Several distinct reactor strategies are proposed within the context of the IP Eurotrans framework programme for the transmutation of nuclear waste. A pool type reactor filled with liquid heavy metal and containing a subcritical core is one of the promising designs. Additional neutrons required for the nuclear reaction are generated by a spallation reaction inside the core. A high power proton beam is guided through a vacuum tube from an accelerator into the liquid heavy metal pool i.e. into the reactor core. At the point where the beam hits the metal surface special construction effort is indispensable to handle the high heat production.
A specific target design is used to ensure a high fluid velocity and a stable surface at the beam entry. This design employs a concentric vertical feeder establishing a free conical surface with velocity up to 2.5 m/s ensuring stable surface flow and appropriate heat removal. The proposed target geometry has been constructed using underlying rules developed by the MYRRHA design group for the free surface target in the MYRRHA research reactor.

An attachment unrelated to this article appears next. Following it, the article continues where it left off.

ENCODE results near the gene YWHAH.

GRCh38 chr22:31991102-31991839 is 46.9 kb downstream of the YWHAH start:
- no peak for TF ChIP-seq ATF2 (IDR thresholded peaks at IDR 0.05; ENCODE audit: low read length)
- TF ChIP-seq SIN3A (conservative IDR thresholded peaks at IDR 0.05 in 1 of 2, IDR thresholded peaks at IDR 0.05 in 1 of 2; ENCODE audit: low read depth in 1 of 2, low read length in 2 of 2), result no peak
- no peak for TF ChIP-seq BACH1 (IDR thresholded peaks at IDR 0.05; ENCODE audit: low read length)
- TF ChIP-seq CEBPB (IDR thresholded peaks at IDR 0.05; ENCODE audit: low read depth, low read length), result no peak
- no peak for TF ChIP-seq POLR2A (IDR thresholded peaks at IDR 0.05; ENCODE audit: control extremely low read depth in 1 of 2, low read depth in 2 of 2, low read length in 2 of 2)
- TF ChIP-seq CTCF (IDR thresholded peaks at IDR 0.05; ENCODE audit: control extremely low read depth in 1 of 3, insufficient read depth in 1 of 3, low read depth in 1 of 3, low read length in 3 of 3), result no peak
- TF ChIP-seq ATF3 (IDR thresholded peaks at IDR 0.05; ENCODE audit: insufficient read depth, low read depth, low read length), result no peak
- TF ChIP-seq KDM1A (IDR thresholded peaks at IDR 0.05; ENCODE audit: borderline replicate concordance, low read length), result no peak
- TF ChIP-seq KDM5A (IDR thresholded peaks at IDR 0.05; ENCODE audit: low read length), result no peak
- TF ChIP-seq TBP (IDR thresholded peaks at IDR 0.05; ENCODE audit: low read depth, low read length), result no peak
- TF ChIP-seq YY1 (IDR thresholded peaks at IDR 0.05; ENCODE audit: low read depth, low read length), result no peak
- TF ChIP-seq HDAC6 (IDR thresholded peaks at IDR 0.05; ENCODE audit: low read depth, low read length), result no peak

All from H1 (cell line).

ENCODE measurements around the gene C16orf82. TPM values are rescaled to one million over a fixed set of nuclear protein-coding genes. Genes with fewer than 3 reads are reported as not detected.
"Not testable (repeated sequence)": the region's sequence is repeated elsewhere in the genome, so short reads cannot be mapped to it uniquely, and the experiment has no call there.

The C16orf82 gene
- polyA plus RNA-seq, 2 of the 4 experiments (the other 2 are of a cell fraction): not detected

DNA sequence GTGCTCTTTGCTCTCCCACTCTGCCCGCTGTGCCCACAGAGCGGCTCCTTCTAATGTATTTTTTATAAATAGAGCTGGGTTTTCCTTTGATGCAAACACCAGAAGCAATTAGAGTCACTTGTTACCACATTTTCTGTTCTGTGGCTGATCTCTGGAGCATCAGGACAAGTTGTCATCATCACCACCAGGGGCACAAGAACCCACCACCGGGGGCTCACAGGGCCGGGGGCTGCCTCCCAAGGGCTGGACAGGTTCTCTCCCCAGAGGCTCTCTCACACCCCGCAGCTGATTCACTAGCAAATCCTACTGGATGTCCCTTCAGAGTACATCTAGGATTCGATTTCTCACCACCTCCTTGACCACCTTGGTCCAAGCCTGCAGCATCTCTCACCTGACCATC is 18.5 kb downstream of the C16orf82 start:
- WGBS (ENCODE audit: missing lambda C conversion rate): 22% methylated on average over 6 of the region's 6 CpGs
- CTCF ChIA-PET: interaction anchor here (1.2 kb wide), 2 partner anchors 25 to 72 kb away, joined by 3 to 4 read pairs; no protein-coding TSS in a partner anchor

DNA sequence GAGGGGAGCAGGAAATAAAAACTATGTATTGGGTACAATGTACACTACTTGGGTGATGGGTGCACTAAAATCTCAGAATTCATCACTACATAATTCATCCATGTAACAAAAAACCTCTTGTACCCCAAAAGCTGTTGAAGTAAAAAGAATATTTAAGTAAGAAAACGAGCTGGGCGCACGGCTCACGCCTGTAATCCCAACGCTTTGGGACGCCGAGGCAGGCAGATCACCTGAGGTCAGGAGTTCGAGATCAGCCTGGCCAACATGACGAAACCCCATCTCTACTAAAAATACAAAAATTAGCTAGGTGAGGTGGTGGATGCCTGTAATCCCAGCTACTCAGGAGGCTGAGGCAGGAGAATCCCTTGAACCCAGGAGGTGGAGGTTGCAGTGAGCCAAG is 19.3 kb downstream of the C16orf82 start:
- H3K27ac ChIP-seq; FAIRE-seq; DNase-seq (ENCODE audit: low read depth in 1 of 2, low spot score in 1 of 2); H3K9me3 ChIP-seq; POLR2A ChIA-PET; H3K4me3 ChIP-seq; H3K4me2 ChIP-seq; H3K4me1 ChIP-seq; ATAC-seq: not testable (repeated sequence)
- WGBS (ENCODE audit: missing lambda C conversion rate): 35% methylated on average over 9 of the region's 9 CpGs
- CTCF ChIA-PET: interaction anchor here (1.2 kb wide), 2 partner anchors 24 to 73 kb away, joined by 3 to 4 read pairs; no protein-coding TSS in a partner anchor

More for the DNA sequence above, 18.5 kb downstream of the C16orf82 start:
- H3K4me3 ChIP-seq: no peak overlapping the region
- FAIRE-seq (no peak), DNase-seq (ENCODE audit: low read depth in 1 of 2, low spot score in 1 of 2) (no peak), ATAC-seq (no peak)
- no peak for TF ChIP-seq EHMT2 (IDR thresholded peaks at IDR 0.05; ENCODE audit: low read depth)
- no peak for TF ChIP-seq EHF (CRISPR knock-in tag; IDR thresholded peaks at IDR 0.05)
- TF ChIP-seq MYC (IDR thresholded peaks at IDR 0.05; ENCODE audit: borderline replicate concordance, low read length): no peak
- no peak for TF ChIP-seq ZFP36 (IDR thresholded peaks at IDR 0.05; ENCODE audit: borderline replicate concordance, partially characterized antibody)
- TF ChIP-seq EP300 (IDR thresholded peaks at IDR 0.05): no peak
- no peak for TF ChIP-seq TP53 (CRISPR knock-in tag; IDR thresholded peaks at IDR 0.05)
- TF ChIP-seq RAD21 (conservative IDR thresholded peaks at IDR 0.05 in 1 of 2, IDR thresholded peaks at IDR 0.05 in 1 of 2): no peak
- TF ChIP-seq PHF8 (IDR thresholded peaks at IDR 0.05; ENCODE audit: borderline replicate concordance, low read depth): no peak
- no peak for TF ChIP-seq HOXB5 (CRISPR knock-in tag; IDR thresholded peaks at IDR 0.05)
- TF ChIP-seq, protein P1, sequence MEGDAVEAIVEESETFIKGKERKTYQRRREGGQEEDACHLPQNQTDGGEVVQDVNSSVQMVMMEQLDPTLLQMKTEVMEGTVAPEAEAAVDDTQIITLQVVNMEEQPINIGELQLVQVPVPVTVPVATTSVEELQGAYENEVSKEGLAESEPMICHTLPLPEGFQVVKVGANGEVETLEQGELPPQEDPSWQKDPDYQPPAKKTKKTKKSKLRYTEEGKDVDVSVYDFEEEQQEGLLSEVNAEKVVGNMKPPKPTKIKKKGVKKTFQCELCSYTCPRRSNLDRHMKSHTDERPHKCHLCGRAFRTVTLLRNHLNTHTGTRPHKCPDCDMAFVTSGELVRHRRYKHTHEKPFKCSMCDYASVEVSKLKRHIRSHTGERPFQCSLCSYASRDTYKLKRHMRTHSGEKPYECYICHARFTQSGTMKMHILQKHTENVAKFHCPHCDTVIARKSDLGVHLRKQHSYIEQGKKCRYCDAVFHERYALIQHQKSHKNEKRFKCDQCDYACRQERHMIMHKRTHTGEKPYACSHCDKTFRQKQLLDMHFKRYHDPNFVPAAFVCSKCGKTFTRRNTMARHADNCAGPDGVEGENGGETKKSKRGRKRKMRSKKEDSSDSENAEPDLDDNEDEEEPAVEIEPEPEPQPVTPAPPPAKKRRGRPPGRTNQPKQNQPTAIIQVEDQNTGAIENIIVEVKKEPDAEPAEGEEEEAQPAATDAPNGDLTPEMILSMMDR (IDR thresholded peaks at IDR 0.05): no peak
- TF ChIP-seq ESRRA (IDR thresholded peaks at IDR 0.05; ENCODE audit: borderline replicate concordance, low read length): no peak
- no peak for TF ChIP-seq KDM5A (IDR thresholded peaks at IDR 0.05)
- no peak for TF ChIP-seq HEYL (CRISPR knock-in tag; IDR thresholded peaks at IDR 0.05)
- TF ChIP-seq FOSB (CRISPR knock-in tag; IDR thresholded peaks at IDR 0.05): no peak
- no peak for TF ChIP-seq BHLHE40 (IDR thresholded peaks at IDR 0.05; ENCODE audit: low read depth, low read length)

A full scale model of this design using lead bismuth eutectic (LBE) has been set up and experimentally investigated at the of the Karlsruhe Institute of Technology (KIT). Measurements taken by high speed digital imaging visualize both conical inner and outer jet free surface. They show a stable surface in a wide range of operating conditions starting from 35% of the nominal flow rate and agree well with numerical investigations using commercial CFD code Star-CD and Star-CCM+. Previous concerns related to splashing or cavitation during the start-up or shut-down procedure proofed unjustified.